Wandering

Wandering

Productivity aside, there is value to be had in the journey. Sometimes simply wandering may be the best thing—and I’ll show you why.

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Here’s something I’ve mentioned before, and I believe that I’ve spoken of it in terms of how organization and trip planning is a good thing. Because that is the truth—none of us wants to spend a lot of money and time on a trip only to come home with no photographs to show for it.

This time around, however, I want to argue the opposite. Conflicting opinions, I know, but as with everything, I believe that there is a balance to strike. Sometimes planning out your photographic excursions down to the last detail is a good thing.

And sometimes, it’s good to simply wander.

This is the truth, too, that wandering can be good for us. Just get outside, go on an adventure without much of a plan. If you come home with photographs? That’s a wonderful thing. And if you come home with nothing? Well, maybe that isn’t such a bad thing.

How can this be? I think that sometimes, there is value to be had simply in the journey or the adventure. Not every outing we make must result in new additions for our portfolio. If you come home without much worth processing, can it really be such a bad thing? I know that most of us are tempted to feel as though we’ve been unproductive, or perhaps we feel like a trip that didn’t result in new photographs is a shortcoming of our creativity or some other personal failing. Sometimes, we blame it on the location itself: It was a bad location, therefore, we didn’t create. Or the weather, the time of day, or other factors outside our control—all of these things are easy to point at as reasons why we didn’t make something interesting.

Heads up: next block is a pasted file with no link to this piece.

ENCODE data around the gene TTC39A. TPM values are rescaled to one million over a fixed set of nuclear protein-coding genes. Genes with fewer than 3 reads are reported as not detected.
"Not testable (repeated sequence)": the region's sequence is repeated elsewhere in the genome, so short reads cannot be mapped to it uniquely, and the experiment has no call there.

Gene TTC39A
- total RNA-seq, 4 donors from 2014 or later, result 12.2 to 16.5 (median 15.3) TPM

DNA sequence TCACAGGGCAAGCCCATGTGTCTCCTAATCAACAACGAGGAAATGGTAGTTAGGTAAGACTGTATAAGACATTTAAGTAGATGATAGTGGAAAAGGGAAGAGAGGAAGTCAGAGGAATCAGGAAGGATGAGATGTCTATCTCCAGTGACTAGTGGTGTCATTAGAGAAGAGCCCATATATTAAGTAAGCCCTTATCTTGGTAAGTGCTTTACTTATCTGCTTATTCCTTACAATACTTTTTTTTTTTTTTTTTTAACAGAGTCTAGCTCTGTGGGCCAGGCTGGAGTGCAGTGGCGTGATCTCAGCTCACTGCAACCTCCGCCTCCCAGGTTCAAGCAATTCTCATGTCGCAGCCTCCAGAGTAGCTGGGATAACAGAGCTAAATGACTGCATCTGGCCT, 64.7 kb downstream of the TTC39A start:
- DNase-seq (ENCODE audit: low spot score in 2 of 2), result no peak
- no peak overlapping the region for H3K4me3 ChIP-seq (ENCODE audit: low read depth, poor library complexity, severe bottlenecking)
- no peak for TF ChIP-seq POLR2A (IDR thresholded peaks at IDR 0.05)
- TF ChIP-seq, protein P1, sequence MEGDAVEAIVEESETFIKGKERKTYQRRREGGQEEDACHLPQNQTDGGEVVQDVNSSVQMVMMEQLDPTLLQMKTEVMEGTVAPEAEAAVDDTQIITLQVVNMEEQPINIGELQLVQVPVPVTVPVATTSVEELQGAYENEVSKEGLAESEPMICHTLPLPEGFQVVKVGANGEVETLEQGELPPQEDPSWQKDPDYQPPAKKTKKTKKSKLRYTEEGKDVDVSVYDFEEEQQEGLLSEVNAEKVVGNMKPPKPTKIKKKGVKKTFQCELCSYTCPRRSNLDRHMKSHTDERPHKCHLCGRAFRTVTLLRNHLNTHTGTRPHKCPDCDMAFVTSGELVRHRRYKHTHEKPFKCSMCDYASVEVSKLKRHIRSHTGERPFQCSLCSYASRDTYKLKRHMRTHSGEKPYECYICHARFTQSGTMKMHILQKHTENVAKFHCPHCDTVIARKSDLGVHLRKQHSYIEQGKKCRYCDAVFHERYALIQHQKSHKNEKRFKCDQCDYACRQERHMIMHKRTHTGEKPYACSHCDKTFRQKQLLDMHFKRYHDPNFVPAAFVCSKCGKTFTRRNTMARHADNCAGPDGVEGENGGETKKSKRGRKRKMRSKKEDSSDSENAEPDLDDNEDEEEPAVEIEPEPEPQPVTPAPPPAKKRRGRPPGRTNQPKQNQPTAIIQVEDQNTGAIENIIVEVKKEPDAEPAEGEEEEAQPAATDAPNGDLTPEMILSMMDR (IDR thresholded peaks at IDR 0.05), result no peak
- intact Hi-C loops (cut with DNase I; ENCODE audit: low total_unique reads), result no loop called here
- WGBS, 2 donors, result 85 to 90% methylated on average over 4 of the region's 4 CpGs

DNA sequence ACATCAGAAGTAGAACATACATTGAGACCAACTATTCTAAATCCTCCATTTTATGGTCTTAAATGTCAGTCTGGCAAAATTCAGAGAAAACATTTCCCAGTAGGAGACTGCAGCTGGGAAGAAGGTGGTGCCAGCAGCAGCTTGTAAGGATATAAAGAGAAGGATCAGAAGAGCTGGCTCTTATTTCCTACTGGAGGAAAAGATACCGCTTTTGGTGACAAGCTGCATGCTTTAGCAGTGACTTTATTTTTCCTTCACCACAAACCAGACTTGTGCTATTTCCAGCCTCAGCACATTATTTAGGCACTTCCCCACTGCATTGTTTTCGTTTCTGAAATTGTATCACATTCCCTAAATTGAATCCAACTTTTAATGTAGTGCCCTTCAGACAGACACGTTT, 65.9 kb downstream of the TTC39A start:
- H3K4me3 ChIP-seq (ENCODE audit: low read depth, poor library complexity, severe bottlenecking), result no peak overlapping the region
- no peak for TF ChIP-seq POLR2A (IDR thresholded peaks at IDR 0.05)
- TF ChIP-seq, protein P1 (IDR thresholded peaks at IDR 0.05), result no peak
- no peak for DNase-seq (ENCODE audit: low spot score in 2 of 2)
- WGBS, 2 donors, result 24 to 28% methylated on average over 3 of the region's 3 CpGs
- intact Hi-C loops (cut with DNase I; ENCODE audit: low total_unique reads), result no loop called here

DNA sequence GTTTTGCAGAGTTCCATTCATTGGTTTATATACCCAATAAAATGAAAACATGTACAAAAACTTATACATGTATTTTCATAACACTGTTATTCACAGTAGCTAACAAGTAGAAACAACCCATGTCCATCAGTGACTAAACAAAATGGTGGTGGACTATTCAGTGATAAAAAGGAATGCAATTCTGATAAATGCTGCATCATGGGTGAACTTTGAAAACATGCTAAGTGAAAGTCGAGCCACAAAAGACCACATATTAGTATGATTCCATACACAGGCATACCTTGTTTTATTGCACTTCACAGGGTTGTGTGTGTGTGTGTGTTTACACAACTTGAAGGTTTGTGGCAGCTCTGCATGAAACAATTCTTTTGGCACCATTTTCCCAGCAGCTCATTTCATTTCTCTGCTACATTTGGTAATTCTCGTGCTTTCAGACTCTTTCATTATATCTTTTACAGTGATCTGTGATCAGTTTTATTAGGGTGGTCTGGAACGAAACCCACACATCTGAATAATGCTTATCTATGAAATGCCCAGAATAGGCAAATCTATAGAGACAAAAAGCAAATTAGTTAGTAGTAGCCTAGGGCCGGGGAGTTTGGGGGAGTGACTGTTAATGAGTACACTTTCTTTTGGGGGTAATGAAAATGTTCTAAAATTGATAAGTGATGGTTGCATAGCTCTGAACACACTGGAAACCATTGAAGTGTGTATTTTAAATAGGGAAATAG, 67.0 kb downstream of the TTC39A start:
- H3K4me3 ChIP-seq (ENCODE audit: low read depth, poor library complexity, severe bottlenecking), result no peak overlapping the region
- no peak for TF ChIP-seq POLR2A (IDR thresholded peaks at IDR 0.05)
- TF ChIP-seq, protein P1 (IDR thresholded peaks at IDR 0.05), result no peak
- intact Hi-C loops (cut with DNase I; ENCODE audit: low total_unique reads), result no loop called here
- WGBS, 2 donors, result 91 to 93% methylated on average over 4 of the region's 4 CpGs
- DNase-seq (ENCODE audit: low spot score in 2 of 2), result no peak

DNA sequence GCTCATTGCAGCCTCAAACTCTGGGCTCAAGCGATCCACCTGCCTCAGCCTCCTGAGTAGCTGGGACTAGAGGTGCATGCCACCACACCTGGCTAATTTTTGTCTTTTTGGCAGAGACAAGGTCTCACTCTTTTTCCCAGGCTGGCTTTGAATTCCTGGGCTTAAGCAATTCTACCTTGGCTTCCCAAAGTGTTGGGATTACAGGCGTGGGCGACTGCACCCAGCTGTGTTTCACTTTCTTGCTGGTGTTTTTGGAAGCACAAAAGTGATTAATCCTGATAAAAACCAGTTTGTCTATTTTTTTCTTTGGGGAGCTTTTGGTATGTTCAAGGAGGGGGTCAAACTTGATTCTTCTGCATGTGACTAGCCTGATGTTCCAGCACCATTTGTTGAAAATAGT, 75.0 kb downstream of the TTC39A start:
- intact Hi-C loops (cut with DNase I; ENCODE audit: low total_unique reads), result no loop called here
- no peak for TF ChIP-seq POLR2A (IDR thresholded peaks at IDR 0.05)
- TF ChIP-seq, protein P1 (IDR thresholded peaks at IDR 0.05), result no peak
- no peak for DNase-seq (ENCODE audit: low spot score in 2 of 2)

But I really don’t know that we can genuinely say that these unproductive trips are a bad thing. More to the point, I think it requires looking at the experience from a different perspective. Because that’s what it was: An experience, hopefully an amazing one, regardless of the photographs to come from it.

Perhaps when we’re simply wandering, that’s how we should look at it. Experience the world first, and make photography the secondary objective. Why? Because experiencing the world is enjoyable.

Take in the sights, the sounds, and the scents. Stop at an unusual food truck and try something you’ve never tasted before. Speak to people, and whatever the weather happens to be doing, just spend some time experiencing life for what it is.

This is the kind of thing that broadens our horizons. Even if it doesn’t produce a memory card full of potential, there is still—and always will be—value in the journey.

Besides which, I imagine that if we place the experience ahead of the photography and focus our energies on enjoying ourselves? Then we’ll find that enjoyment leads to inspiration and the inspiration to create. After all, we creatives are at our best when we’re thoroughly engrossed in the world around us. Those are the magic moments when ideas we’d not normally conceive of suddenly come to life.